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    Study: Racial disparity in breast cancer mortality, rates


    Study: Ovarian reserve biomarkers not associated with fertility

    According to a prospective study published online in JAMA, biomarkers used to estimate ovarian reserve are not linked to fertility in women aged 30 to 44 years who have no history of infertility and have tried to conceive for 3 months or less.  The findings call into question the use of serum and urinary follicle-stimulating hormone (FSH) tests or antimüllerian hormone (AMH) levels to assess natural fertility levels in these women.

    The researchers examined the association of early-follicular-phase serum AMH, serum FSH, serum inhibin B, and urinary FSH with reproductive potential as measured by the probability of conceiving naturally. Using a prospective time-to-pregnancy model, between 2008 and 2016, 750 women were enrolled in the study and provided a blood and urine sample. The researchers adjusted for age, body mass index, race, current smoking status, and hormonal contraceptive use. Subgroup analyses were also conducted using age and parity.

    Have you read: Fertile technologies

    The researchers found no association between low AMH (0.7 ng/mL) or high FSH (> 10mIU/mL) and reduced fecundability or decreased cumulative probability of conceiving with 6 or 12 cycles of attempting pregnancy. Among women with low AMH numbers, the probability of conceiving by 6 cycles of attempt was 65% vs. 62% among women with normal values. No difference was found between the groups after 12 cycles either (84% vs. 75%, respectively). Women with high serum FSH did not have a significant difference in predicted probability of conceiving after 6 cycles of attempt compared with women who had normal values (63% vs 62%, respectively) or after 12 cycles (82% vs. 75%, respectively). Women with high urinary FSH values (> 11.5mlU/mg creatine) did not have significantly different predicted probability of conceiving after 6 cycles (61% vs 62% for women with normal values) or after 12 cycles (70% vs. 76% for women with normal values).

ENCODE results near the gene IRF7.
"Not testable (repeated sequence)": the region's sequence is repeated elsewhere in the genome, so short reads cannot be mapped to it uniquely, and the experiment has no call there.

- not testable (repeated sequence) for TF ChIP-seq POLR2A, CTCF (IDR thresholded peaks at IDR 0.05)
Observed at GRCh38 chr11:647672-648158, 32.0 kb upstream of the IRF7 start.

The researchers concluded that because their findings do not support an association between biomarkers and fertility, clinicians should not use urinary or blood follicle-stimulating tests or antimüllerian hormone levels to predict natural infertility in healthy women without a history of infertility.  However, they noted several limitations to the study. Because the only pregnancy outcome available was a positive pregnancy test, it is possible that more pregnancy losses and lower live birth rates occurred among women with low ovarian reserve. Women with known fertility problems or who had partners affected by fertility problems were excluded from the study, so more research is necessary to determine the effectiveness of biomarker prediction in this population. 

    Judith M. Orvos, ELS
    Judith M. Orvos, ELS, is a a BELS-certified medical writer and editor and an editorial consultant for Contemporary OB/GYN.
    Ben Schwartz
    Ben Schwartz is Associate Editor, Contemporary OB/GYN.


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